SHENYANG, China -- The head of BMW AG's new China plant, the first pure-play luxury car maker in the country, admits he's perplexed by local attitudes.
Almost 90 percent of buyers for its China-made 3 and 5 Series models want white or silver. In Europe and North America, darker colors hold greater sway.
"As a European, I don't have an explanation for that," laughed BMW-Brilliance President Heinz-Juergen Preissler as he walked through a production line in the chilly northeastern city of Shenyang, a few hours drive from the North Korean border.
Incomprehensible or not, BMW is only too happy to deliver.
Demand is exploding, and there is a waiting list several weeks long of car-crazy Chinese, despite prices from $48,000 to $84,000. Those prices put a BMW beyond the reach of all but the wealthiest.
Executives admit it is now more costly to make BMWs in China than elsewhere. But it hopes to bring expenses down as its 7-month-old factory expands and gains scale, begins making engines and rides growing domestic demand.
"We are successful all over the world, so why should China be an exception?" asked Preissler, as half-built cars whizzed by on robotic arms and chestnut-colored leather seats awaited fitting.
BMW's popularity in China is driven by its brand power and the fact that it faces no direct, locally made luxury competitor.
Its closest rivals are Volkswagen AG's China-made Audis, although BMW's main German foe, DaimlerChrysler AG, plans to produce Mercedes-Benz cars in China.
In the first four months of the year, the joint venture between BMW and top mainland minibus maker Brilliance China Automotive Holdings Ltd. moved 3,877 cars.
Though Merrill Lynch analyst Grace Mak said early sales were slower than some had hoped, the BMW plant is still in the expanding stages after production started late last year.
But in a sign of the venture's profit power, Mak expects that by 2005, BMWs will account for 40 percent of earnings at Brilliance -- which makes the Zhonghua sedan, which has proved to be a poor seller.
Sitting at the end of a bumpy road on the outskirts of Shenyang, the factory is designed for initial capacity of 30,000 vehicles. The local government expects it to reach that level next year, though BMW is more cautious.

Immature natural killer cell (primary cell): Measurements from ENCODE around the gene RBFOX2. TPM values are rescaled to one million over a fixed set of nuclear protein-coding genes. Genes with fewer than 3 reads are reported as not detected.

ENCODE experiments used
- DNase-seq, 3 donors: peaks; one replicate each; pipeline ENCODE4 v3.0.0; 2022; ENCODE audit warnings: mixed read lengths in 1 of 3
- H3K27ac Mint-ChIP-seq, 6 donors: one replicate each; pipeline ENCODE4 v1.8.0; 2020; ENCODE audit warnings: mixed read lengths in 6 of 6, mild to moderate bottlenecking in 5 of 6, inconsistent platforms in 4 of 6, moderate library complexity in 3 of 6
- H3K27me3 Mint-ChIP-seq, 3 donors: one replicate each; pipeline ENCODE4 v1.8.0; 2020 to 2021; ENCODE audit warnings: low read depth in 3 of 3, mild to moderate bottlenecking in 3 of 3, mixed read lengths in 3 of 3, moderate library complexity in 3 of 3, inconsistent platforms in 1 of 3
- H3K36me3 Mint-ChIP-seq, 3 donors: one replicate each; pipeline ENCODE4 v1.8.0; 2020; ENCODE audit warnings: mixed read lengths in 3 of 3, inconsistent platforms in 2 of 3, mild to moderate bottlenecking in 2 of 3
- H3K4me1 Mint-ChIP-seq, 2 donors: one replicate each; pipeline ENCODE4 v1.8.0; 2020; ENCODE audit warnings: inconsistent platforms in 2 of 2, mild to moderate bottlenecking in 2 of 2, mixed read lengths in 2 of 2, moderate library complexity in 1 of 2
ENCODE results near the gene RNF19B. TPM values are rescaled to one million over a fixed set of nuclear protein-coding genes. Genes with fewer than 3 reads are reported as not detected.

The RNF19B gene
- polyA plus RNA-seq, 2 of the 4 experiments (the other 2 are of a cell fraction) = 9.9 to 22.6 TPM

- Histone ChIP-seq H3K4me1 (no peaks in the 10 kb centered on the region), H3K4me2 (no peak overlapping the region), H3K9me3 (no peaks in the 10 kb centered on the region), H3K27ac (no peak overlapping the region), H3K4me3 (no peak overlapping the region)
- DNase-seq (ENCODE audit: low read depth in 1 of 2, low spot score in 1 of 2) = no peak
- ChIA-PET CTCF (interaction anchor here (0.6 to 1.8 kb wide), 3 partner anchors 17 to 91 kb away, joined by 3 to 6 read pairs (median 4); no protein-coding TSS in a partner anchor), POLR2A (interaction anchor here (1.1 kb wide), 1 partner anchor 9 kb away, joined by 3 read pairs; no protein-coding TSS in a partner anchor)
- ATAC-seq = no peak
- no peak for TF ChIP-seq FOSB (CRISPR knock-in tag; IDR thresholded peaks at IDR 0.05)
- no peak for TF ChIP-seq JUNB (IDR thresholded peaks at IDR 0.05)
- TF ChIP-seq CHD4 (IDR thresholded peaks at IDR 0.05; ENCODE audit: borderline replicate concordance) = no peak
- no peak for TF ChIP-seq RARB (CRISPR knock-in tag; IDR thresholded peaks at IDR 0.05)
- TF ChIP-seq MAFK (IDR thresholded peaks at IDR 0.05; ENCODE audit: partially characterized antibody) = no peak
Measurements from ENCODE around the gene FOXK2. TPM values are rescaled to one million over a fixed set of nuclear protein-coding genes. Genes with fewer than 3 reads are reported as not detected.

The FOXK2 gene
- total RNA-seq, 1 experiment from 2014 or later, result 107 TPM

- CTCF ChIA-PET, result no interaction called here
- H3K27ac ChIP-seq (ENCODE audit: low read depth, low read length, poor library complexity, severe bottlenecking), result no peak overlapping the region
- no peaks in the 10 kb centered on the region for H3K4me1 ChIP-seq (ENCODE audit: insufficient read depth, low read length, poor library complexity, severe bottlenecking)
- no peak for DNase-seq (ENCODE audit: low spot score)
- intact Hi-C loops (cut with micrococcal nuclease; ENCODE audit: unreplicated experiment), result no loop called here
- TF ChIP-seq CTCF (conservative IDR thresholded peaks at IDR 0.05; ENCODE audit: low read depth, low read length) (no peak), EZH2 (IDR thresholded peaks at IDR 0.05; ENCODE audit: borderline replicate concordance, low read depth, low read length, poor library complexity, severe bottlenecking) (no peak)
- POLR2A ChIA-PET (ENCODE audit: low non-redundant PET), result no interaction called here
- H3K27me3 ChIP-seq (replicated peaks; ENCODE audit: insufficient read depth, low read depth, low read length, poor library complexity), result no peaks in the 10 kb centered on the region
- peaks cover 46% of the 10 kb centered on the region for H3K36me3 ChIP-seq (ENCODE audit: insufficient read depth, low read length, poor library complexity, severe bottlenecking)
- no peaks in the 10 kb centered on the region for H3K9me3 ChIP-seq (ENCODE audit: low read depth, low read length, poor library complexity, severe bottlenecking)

"We're pretty confident that the luxury segment will continue to grow," said Preissler, who joined BMW in 1969.
That's why BMW and Brilliance plan to invest $549.8 million in the venture to 2005, banking on demand from increasingly cash-rich, style-conscious and self-made Chinese, especially in the booming coastal regions.
"I think the middle class, self-employed people, architects, bankers and so on are the traditional BMW target groups," said the 59-year-old Preissler. "I don't think there is a major difference between European, American or the Asian markets."
Now the venture is pondering an engine plant and an expansion of its existing plant. The site already features a paint shop with capacity to spray 100,000 cars a year -- BMWs or Zhonghuas.
The government of Liaoning province, where Shenyang is, hopes the plant will produce 100,000 BMWs a year by 2010. BMW stresses nothing has been decided.
Still, the cachet of the BMW in China is such that the company says it attracts 30 to 50 applications for each job vacancy, and well over half its workers hold university degrees.
About 1,600 people, dressed in blue BMW-logoed T-shirts and overalls, work in the plant, including 60 foreign engineers. That work force is set to almost double to 3,000 by the end of 2005.
The BMW factory, with its minimalist, all-white showroom, sits next to the Brilliance plant. New BMWs are parked in long rows in vast lots near the plant's gates, awaiting delivery.
White and silver paint jobs predominate.
Now the challenge is to lower costs to compete with imports.
Under China's World Trade Organization entry commitments, import permit quotas will lapse next year, while tariffs will fall to 25 percent in July 2006 from about 40 percent now.
"At the end of the day, either you become competitive, or you have to leave the market," Preissler said.